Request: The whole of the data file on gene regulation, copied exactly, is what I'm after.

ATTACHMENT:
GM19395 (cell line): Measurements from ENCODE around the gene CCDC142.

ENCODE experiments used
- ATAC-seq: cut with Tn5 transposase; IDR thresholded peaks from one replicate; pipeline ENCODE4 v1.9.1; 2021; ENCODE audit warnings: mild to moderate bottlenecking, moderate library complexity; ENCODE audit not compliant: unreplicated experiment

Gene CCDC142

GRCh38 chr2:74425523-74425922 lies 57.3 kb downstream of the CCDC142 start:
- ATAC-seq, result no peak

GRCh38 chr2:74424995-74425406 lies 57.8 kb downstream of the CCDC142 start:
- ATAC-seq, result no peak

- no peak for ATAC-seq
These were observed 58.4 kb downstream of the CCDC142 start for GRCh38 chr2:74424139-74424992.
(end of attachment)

GM19395 (cell line): Measurements from ENCODE around the gene CCDC142.

ENCODE experiments used
- ATAC-seq: cut with Tn5 transposase; IDR thresholded peaks from one replicate; pipeline ENCODE4 v1.9.1; 2021; ENCODE audit warnings: mild to moderate bottlenecking, moderate library complexity; ENCODE audit not compliant: unreplicated experiment

Gene CCDC142

GRCh38 chr2:74425523-74425922 lies 57.3 kb downstream of the CCDC142 start:
- ATAC-seq, result no peak

GRCh38 chr2:74424995-74425406 lies 57.8 kb downstream of the CCDC142 start:
- ATAC-seq, result no peak

- no peak for ATAC-seq
These were observed 58.4 kb downstream of the CCDC142 start for GRCh38 chr2:74424139-74424992.